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Intel is not the way to play semis, this portfolio manager says

The semiconductor space has seen a lot of attention this year but one of the big daddies of the group, Intel (Intel Stock Quote, Charts, News, Analysts, Financials NASDAQ:INTC) has remained something of a mystery. Once the innovation king, Intel has more recently seemed content to let others like Samsung and Taiwan Semi lead the way.

That should be enough to make investors wary of the stock, says Paul Harris of Harris Douglas Asset Management, who thinks a name like Nvidia (Nvidia Stock Quote, Charts, News, Analysts, Financials NASDAQ:NVDA) is likely the better pick.

Intel shares slid on a poorly received quarterly report two weeks ago, taking the stock into negative territory for the year. The company reported revenue slightly under expectations at $18.1 billion compared to the Street forecast for $18.24 billion. Earnings were a beat, however, at $1.71 per share compared to the expected $1.11 per share. (All figures in US dollars.)

Intel management guided for weaker margins over the next two or three years as the company pours money into R&D and new manufacturing facilities.

“Q3 shone an even greater spotlight on the global demand for semiconductors, where Intel has the unique breadth and scale to lead,” said CEO Pat Gelsinger in a press release. “Our focus on execution continued as we started delivering on our IDM 2.0 commitments. We broke ground on new fabs, shared our accelerated path to regain process performance leadership, and unveiled our most dramatic architectural innovations in a decade. We also announced major customer wins across every part of our business.”

“We are still in the early stages of our journey, but I see the enormous opportunity ahead, and I couldn’t be prouder of the progress we are making towards that opportunity,” Gelsinger said.

Intel is forecasting fourth quarter revenue to rise to $19.2 billion with gross margin to come in at 51.4 per cent compared to the third quarter’s 56.0 per cent. Those numbers would take the full fiscal year to $77.7 billion in revenue and gross margin of 55 per cent compared to 2020’s $77.9 billion and 56.0 per cent margin.

The $205 billion market cap company has a solid dividend currently at a 2.8 per cent yield, but the stock has gone nowhere in recent years. INTC was at the $50 mark back in 2019 and has bounced between $45 and $65 since then. For a contrast, high-flier Nvidia has been a stellar performer over the past two years, going from about $60 to start the year 2020 to now above $250 — that’s over a three hundred per cent return in two years.

For Harris, Intel might benefit from government support for the semi industry as countries like the United States look to give chip fabrication a higher national importance, but where the company is headed in terms of innovation is less clear.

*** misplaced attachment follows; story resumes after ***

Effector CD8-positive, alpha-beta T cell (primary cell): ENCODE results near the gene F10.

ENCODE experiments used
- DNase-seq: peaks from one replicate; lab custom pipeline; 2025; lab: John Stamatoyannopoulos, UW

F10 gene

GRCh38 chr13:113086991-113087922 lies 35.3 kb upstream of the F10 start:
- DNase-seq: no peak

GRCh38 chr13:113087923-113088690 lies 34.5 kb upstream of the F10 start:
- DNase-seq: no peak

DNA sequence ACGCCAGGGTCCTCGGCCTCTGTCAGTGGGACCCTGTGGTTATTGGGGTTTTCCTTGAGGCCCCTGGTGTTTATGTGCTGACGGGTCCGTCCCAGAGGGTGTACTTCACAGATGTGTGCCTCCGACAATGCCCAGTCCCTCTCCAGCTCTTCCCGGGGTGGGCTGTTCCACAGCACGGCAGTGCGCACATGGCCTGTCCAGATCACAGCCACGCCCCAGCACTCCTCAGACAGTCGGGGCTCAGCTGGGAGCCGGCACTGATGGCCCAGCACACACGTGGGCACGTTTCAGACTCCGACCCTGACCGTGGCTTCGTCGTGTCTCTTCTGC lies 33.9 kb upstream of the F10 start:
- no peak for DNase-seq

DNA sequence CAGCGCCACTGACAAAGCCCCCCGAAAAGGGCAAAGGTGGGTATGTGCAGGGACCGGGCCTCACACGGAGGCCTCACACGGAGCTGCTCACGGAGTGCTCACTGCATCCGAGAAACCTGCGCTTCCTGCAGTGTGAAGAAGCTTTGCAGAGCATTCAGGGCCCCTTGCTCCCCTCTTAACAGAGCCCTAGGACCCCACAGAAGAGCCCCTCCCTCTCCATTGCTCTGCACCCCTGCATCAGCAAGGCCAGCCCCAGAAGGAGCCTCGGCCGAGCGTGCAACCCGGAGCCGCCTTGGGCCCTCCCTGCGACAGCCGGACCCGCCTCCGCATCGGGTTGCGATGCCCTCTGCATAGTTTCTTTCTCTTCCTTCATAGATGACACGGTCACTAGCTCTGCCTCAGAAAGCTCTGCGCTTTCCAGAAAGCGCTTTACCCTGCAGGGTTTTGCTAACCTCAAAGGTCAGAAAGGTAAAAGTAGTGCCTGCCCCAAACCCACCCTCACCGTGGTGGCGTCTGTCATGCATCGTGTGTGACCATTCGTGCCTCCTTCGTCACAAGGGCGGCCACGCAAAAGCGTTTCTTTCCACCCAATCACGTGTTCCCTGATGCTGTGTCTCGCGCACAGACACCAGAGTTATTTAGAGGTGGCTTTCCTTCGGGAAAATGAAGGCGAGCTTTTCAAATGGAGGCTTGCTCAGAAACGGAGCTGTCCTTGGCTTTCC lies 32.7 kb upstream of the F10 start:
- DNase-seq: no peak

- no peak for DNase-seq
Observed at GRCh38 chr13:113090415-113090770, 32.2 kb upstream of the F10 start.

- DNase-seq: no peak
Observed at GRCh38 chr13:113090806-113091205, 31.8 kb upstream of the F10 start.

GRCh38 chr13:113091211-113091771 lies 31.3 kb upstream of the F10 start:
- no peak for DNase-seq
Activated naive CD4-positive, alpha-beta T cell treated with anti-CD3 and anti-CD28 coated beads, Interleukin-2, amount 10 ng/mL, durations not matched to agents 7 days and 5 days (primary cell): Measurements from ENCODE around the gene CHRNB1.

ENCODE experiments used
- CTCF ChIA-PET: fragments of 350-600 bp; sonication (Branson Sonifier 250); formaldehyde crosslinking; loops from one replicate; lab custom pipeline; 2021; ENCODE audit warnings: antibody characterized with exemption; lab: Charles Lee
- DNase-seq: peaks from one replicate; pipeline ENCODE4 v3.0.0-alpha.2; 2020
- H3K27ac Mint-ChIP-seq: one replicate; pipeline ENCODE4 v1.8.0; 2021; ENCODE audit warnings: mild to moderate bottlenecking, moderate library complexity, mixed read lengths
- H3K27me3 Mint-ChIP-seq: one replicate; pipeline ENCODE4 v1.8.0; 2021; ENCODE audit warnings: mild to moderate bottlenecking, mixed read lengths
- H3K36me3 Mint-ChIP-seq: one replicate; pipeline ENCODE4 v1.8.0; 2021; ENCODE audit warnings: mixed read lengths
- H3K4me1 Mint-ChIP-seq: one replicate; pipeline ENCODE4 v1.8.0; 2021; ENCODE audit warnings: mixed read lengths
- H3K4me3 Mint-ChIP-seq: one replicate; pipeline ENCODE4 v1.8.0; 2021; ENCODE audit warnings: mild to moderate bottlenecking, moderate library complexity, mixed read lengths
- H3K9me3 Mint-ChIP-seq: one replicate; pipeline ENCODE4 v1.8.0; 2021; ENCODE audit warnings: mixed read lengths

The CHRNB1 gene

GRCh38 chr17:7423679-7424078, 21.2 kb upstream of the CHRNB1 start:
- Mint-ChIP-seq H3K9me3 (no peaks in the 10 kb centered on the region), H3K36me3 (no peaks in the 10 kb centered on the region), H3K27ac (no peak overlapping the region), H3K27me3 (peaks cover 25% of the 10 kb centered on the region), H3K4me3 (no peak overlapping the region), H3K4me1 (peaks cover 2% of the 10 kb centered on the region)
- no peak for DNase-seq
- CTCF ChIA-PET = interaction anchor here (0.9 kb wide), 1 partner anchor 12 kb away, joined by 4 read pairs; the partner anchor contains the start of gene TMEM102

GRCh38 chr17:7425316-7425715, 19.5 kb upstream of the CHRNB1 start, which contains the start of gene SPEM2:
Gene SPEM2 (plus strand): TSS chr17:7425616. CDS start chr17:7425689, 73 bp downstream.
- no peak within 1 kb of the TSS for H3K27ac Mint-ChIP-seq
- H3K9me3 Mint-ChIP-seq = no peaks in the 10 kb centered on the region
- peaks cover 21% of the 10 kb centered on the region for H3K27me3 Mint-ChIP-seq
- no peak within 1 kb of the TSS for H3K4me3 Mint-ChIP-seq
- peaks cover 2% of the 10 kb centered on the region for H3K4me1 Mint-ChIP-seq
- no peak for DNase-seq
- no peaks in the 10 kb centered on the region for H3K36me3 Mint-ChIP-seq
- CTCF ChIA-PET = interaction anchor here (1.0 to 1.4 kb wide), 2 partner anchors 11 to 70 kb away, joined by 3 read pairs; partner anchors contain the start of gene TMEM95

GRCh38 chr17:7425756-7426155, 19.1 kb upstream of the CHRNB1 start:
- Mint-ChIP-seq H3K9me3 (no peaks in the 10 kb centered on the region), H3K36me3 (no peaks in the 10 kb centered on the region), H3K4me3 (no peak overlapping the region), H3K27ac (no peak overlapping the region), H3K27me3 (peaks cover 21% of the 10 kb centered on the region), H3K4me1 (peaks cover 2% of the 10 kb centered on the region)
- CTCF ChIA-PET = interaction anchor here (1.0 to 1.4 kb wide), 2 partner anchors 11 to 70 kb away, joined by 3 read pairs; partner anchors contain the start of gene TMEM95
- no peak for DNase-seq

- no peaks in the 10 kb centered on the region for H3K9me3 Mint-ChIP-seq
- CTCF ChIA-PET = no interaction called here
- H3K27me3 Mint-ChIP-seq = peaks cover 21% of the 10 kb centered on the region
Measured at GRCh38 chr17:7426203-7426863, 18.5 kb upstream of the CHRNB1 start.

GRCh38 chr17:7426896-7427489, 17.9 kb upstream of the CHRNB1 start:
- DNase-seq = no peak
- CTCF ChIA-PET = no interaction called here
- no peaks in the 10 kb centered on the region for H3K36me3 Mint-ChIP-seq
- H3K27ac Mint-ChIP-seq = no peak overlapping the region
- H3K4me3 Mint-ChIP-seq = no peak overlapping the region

“I think the problem I have with Intel is that they’ve sort of fallen behind. They were a leader in chip technology and they seem to have fallen behind on that,” said Harris, speaking on BNN Bloomberg on Tuesday. “Not only do they design but they also fabricate [microchips], and so if you look at Taiwan Semiconductor they really made bigger inroads than Intel on the fab side.”

“I think Intel is in a difficult environment and it’s a difficult time for them, but saying all that I think the chip business is politically very sensitive. And I think if there’s any opportunity that’s it because there’s a lot more pressure to onshore the chip foundry business,” he said.

Intel announced in March a $20 billion investment to build two new chip fabrication plants in Arizona amid the ongoing worldwide chip shortage.

“This $20 billion expansion will bring our total investment in Arizona to more than $50 billion since opening the site over 40 years ago. As the only U.S.-based leading-edge chipmaker, we are committed to building on this long-term investment and helping the United States regain semiconductor leadership,” said Gelsinger in an October press release.

Ultimately, Harris said investors could be better off looking elsewhere in the semi space.

“I think they’ve really missed the boat on a lot of their end markets and I think they’ve not consistently executed very well. Maybe the new CEO will be able to change that around but I think you can be in somewhere like Nvidia and do a lot better or Taiwan Semi, which has pulled off a bit and I think it’s a great company over the long term,” Harris said.

“I think the the political environment helps Intel but they just seem to be missing the boat on a lot of things lately which is very weird because Intel was this company that executed incredibly well on everything and they did that for years and years,” he said.

About The Author /

Jayson is a writer, researcher and educator with a PhD in political philosophy from the University of Ottawa. His interests range from bioethics and innovations in the health sciences to governance, social justice and the history of ideas.
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